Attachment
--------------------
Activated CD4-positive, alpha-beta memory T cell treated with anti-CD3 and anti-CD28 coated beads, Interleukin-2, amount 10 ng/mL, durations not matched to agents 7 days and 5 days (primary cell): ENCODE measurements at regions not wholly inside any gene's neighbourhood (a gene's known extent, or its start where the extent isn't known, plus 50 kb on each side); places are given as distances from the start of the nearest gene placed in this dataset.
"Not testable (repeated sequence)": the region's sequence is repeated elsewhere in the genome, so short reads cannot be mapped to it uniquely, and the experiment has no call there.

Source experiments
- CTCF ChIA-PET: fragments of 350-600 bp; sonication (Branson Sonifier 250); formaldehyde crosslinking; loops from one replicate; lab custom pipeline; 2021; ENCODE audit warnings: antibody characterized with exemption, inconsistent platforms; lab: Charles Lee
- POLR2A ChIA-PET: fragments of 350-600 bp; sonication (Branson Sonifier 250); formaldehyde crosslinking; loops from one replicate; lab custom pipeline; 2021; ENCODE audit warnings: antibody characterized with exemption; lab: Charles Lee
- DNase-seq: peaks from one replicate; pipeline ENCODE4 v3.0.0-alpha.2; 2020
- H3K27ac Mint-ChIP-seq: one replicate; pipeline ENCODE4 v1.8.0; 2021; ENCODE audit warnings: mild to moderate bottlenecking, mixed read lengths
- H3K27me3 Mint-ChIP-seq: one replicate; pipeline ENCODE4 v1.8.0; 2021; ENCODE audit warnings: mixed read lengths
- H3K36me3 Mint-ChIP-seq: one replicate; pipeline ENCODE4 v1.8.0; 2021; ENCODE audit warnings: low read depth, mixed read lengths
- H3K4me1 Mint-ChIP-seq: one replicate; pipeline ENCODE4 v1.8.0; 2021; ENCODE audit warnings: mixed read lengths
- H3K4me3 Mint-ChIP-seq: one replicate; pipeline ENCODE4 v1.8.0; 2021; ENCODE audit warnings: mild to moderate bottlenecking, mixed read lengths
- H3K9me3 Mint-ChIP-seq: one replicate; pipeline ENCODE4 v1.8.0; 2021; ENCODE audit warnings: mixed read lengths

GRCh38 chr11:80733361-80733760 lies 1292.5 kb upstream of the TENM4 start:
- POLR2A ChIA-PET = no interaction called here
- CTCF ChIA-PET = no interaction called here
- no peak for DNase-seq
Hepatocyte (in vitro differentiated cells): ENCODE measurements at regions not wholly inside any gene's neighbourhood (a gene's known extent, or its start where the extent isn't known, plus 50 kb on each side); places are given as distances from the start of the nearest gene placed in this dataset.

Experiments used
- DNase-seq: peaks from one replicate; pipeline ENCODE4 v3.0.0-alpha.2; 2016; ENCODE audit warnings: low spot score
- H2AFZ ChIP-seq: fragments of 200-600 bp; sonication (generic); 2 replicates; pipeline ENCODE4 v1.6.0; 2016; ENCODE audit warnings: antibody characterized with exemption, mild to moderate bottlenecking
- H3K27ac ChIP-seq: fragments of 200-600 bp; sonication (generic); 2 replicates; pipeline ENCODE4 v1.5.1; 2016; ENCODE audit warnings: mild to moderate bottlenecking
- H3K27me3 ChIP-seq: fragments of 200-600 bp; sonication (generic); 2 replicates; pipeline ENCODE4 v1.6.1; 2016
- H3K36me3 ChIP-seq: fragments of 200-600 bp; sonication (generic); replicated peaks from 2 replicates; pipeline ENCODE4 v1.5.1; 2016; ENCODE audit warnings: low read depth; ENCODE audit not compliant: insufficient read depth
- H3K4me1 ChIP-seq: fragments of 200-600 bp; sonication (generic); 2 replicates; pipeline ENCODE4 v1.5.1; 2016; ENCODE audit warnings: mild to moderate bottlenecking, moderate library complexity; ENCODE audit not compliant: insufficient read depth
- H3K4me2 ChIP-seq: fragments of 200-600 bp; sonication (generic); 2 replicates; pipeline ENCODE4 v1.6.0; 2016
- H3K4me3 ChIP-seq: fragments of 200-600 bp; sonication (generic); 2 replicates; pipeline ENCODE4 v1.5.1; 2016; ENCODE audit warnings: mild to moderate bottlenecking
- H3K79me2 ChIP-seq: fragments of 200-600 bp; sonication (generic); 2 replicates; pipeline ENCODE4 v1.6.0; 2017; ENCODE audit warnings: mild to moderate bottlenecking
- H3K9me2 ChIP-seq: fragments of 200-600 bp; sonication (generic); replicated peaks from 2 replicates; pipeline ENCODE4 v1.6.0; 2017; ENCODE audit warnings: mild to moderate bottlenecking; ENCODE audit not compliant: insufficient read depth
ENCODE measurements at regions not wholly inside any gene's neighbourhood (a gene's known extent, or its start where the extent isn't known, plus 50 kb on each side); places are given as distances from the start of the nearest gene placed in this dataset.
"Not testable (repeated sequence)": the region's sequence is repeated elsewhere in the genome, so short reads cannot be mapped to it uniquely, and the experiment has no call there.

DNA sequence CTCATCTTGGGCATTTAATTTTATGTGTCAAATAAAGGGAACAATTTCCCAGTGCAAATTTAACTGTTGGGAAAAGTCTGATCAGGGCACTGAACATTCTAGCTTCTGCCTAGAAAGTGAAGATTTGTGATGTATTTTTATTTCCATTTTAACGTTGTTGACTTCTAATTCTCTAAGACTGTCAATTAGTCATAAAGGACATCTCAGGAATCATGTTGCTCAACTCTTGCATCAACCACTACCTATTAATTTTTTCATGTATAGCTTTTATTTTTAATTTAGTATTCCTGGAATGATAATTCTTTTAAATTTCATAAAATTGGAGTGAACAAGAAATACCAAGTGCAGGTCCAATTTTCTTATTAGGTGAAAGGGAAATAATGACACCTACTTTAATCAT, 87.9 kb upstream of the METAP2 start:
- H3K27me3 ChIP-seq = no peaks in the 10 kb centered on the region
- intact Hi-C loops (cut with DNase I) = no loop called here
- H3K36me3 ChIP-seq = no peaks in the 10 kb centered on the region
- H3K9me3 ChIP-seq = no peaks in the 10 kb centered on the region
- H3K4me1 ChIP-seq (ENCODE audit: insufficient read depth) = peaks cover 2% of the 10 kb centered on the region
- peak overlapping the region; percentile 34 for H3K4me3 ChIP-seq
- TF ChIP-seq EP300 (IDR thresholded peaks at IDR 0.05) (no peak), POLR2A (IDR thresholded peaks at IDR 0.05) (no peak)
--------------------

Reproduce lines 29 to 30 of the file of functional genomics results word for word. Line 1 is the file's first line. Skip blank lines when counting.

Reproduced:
ENCODE measurements at regions not wholly inside any gene's neighbourhood (a gene's known extent, or its start where the extent isn't known, plus 50 kb on each side); places are given as distances from the start of the nearest gene placed in this dataset.
"Not testable (repeated sequence)": the region's sequence is repeated elsewhere in the genome, so short reads cannot be mapped to it uniquely, and the experiment has no call there.